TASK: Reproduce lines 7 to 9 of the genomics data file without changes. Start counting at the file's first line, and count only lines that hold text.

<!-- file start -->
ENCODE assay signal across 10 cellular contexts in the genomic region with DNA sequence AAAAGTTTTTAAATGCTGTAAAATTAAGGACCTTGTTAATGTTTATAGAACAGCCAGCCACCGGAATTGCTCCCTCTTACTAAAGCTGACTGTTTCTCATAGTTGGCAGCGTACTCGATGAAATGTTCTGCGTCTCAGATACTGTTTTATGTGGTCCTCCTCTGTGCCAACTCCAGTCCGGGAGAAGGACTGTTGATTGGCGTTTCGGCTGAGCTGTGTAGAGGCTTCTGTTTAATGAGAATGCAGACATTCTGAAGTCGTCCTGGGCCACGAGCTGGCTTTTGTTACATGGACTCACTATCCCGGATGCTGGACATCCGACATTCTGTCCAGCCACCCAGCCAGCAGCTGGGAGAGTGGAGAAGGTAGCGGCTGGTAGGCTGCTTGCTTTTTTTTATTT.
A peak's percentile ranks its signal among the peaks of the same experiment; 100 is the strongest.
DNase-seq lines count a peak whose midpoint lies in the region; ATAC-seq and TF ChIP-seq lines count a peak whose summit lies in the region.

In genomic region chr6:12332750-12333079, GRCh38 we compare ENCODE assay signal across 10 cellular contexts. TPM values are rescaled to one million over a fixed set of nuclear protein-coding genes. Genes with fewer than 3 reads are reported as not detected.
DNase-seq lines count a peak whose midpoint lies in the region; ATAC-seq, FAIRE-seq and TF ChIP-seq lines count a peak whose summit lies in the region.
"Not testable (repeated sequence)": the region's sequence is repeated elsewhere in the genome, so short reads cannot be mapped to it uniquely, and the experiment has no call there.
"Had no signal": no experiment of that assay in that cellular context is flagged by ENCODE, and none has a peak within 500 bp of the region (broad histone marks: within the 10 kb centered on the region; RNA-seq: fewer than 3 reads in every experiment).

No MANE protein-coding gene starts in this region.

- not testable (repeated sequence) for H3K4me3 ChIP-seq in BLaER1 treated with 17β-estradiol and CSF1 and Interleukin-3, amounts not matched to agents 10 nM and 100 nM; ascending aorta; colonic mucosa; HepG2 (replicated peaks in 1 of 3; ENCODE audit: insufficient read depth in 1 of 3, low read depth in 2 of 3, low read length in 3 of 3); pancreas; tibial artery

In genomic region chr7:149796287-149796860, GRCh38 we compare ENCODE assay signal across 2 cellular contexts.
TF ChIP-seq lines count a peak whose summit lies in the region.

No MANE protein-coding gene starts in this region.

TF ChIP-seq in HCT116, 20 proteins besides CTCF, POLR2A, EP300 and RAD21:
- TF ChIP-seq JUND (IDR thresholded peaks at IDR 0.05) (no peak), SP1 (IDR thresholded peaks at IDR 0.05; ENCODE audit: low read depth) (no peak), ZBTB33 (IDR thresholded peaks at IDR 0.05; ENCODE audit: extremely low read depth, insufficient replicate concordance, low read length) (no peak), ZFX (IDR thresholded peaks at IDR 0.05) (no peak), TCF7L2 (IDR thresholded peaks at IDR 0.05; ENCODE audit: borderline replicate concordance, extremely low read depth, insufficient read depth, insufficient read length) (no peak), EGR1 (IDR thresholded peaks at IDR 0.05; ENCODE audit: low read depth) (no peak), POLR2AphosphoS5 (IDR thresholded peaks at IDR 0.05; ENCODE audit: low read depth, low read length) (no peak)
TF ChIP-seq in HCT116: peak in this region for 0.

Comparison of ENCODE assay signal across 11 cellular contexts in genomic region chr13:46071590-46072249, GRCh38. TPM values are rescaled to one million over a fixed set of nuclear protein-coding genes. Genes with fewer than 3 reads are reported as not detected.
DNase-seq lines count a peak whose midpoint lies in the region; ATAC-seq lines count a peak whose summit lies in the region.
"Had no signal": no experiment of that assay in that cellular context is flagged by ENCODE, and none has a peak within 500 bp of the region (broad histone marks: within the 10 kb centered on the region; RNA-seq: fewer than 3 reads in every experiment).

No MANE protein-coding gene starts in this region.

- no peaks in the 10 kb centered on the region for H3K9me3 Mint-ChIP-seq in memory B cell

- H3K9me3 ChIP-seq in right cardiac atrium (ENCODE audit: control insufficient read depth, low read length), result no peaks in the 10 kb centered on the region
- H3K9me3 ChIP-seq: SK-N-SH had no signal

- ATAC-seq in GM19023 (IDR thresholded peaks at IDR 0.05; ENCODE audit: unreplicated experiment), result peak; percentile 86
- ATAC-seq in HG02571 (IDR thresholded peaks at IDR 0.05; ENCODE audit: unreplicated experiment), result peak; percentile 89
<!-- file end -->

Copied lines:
"Had no signal": no experiment of that assay in that cellular context is flagged by ENCODE, and none has a peak within 500 bp of the region (broad histone marks: within the 10 kb centered on the region; RNA-seq: fewer than 3 reads in every experiment).

No MANE protein-coding gene starts in this region.

- not testable (repeated sequence) for H3K4me3 ChIP-seq in BLaER1 treated with 17β-estradiol and CSF1 and Interleukin-3, amounts not matched to agents 10 nM and 100 nM; ascending aorta; colonic mucosa; HepG2 (replicated peaks in 1 of 3; ENCODE audit: insufficient read depth in 1 of 3, low read depth in 2 of 3, low read length in 3 of 3); pancreas; tibial artery